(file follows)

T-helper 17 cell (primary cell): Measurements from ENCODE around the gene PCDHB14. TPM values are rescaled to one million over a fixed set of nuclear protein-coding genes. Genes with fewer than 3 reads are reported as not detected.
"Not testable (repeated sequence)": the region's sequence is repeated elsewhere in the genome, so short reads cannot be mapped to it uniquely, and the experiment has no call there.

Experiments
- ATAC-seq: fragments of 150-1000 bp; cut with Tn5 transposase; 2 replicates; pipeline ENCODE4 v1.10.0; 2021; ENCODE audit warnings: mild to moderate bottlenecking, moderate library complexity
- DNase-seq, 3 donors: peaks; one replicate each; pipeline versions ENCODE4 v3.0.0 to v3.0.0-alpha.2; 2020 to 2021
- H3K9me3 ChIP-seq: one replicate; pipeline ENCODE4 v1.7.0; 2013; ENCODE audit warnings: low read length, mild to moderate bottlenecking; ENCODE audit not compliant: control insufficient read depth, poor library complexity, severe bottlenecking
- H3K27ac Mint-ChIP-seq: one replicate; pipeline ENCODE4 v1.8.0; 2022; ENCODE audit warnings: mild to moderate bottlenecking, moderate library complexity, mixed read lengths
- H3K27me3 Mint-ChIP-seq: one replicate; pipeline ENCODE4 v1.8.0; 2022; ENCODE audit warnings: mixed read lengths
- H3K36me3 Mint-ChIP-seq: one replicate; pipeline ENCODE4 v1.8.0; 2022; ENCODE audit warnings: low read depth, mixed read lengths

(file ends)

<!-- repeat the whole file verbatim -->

T-helper 17 cell (primary cell): Measurements from ENCODE around the gene PCDHB14. TPM values are rescaled to one million over a fixed set of nuclear protein-coding genes. Genes with fewer than 3 reads are reported as not detected.
"Not testable (repeated sequence)": the region's sequence is repeated elsewhere in the genome, so short reads cannot be mapped to it uniquely, and the experiment has no call there.

Experiments
- ATAC-seq: fragments of 150-1000 bp; cut with Tn5 transposase; 2 replicates; pipeline ENCODE4 v1.10.0; 2021; ENCODE audit warnings: mild to moderate bottlenecking, moderate library complexity
- DNase-seq, 3 donors: peaks; one replicate each; pipeline versions ENCODE4 v3.0.0 to v3.0.0-alpha.2; 2020 to 2021
- H3K9me3 ChIP-seq: one replicate; pipeline ENCODE4 v1.7.0; 2013; ENCODE audit warnings: low read length, mild to moderate bottlenecking; ENCODE audit not compliant: control insufficient read depth, poor library complexity, severe bottlenecking
- H3K27ac Mint-ChIP-seq: one replicate; pipeline ENCODE4 v1.8.0; 2022; ENCODE audit warnings: mild to moderate bottlenecking, moderate library complexity, mixed read lengths
- H3K27me3 Mint-ChIP-seq: one replicate; pipeline ENCODE4 v1.8.0; 2022; ENCODE audit warnings: mixed read lengths
- H3K36me3 Mint-ChIP-seq: one replicate; pipeline ENCODE4 v1.8.0; 2022; ENCODE audit warnings: low read depth, mixed read lengths